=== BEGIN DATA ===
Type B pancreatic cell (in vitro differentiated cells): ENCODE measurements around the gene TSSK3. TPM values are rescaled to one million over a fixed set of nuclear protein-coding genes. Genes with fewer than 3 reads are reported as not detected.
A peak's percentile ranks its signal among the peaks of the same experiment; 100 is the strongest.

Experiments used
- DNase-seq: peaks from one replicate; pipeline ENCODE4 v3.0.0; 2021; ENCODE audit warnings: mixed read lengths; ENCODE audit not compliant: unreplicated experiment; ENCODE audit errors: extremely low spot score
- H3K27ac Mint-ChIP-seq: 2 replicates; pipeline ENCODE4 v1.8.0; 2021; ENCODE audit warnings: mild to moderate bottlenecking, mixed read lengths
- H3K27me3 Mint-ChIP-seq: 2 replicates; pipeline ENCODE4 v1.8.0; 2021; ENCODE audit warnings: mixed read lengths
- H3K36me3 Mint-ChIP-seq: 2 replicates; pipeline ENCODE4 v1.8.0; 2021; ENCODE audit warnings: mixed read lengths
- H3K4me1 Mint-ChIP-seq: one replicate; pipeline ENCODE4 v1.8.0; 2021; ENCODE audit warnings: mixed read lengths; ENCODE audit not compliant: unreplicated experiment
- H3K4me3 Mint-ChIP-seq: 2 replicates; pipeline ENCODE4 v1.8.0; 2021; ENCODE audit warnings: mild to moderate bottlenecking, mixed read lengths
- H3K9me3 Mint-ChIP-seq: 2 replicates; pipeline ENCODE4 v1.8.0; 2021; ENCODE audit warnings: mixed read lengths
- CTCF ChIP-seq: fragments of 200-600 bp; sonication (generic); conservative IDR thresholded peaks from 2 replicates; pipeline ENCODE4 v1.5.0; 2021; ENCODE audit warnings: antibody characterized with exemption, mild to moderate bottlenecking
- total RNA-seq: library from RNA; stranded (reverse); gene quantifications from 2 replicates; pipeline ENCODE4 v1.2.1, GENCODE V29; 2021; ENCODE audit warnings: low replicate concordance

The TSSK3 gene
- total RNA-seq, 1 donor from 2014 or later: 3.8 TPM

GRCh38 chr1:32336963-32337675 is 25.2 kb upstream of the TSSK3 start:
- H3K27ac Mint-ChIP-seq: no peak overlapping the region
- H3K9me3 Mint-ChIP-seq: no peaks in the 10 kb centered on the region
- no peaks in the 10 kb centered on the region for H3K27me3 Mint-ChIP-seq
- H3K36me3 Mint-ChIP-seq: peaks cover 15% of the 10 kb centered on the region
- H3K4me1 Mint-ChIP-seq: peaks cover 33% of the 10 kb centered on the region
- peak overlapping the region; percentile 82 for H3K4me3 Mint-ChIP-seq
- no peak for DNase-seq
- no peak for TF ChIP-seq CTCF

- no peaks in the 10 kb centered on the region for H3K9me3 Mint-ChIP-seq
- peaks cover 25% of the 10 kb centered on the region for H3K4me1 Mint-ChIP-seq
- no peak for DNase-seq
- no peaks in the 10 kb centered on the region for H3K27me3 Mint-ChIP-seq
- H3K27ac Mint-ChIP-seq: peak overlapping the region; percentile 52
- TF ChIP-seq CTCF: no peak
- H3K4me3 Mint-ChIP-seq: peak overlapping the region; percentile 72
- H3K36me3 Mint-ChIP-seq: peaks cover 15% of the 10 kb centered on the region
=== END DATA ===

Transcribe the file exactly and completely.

Type B pancreatic cell (in vitro differentiated cells): ENCODE measurements around the gene TSSK3. TPM values are rescaled to one million over a fixed set of nuclear protein-coding genes. Genes with fewer than 3 reads are reported as not detected.
A peak's percentile ranks its signal among the peaks of the same experiment; 100 is the strongest.

Experiments used
- DNase-seq: peaks from one replicate; pipeline ENCODE4 v3.0.0; 2021; ENCODE audit warnings: mixed read lengths; ENCODE audit not compliant: unreplicated experiment; ENCODE audit errors: extremely low spot score
- H3K27ac Mint-ChIP-seq: 2 replicates; pipeline ENCODE4 v1.8.0; 2021; ENCODE audit warnings: mild to moderate bottlenecking, mixed read lengths
- H3K27me3 Mint-ChIP-seq: 2 replicates; pipeline ENCODE4 v1.8.0; 2021; ENCODE audit warnings: mixed read lengths
- H3K36me3 Mint-ChIP-seq: 2 replicates; pipeline ENCODE4 v1.8.0; 2021; ENCODE audit warnings: mixed read lengths
- H3K4me1 Mint-ChIP-seq: one replicate; pipeline ENCODE4 v1.8.0; 2021; ENCODE audit warnings: mixed read lengths; ENCODE audit not compliant: unreplicated experiment
- H3K4me3 Mint-ChIP-seq: 2 replicates; pipeline ENCODE4 v1.8.0; 2021; ENCODE audit warnings: mild to moderate bottlenecking, mixed read lengths
- H3K9me3 Mint-ChIP-seq: 2 replicates; pipeline ENCODE4 v1.8.0; 2021; ENCODE audit warnings: mixed read lengths
- CTCF ChIP-seq: fragments of 200-600 bp; sonication (generic); conservative IDR thresholded peaks from 2 replicates; pipeline ENCODE4 v1.5.0; 2021; ENCODE audit warnings: antibody characterized with exemption, mild to moderate bottlenecking
- total RNA-seq: library from RNA; stranded (reverse); gene quantifications from 2 replicates; pipeline ENCODE4 v1.2.1, GENCODE V29; 2021; ENCODE audit warnings: low replicate concordance

The TSSK3 gene
- total RNA-seq, 1 donor from 2014 or later: 3.8 TPM

GRCh38 chr1:32336963-32337675 is 25.2 kb upstream of the TSSK3 start:
- H3K27ac Mint-ChIP-seq: no peak overlapping the region
- H3K9me3 Mint-ChIP-seq: no peaks in the 10 kb centered on the region
- no peaks in the 10 kb centered on the region for H3K27me3 Mint-ChIP-seq
- H3K36me3 Mint-ChIP-seq: peaks cover 15% of the 10 kb centered on the region
- H3K4me1 Mint-ChIP-seq: peaks cover 33% of the 10 kb centered on the region
- peak overlapping the region; percentile 82 for H3K4me3 Mint-ChIP-seq
- no peak for DNase-seq
- no peak for TF ChIP-seq CTCF

- no peaks in the 10 kb centered on the region for H3K9me3 Mint-ChIP-seq
- peaks cover 25% of the 10 kb centered on the region for H3K4me1 Mint-ChIP-seq
- no peak for DNase-seq
- no peaks in the 10 kb centered on the region for H3K27me3 Mint-ChIP-seq
- H3K27ac Mint-ChIP-seq: peak overlapping the region; percentile 52
- TF ChIP-seq CTCF: no peak
- H3K4me3 Mint-ChIP-seq: peak overlapping the region; percentile 72
- H3K36me3 Mint-ChIP-seq: peaks cover 15% of the 10 kb centered on the region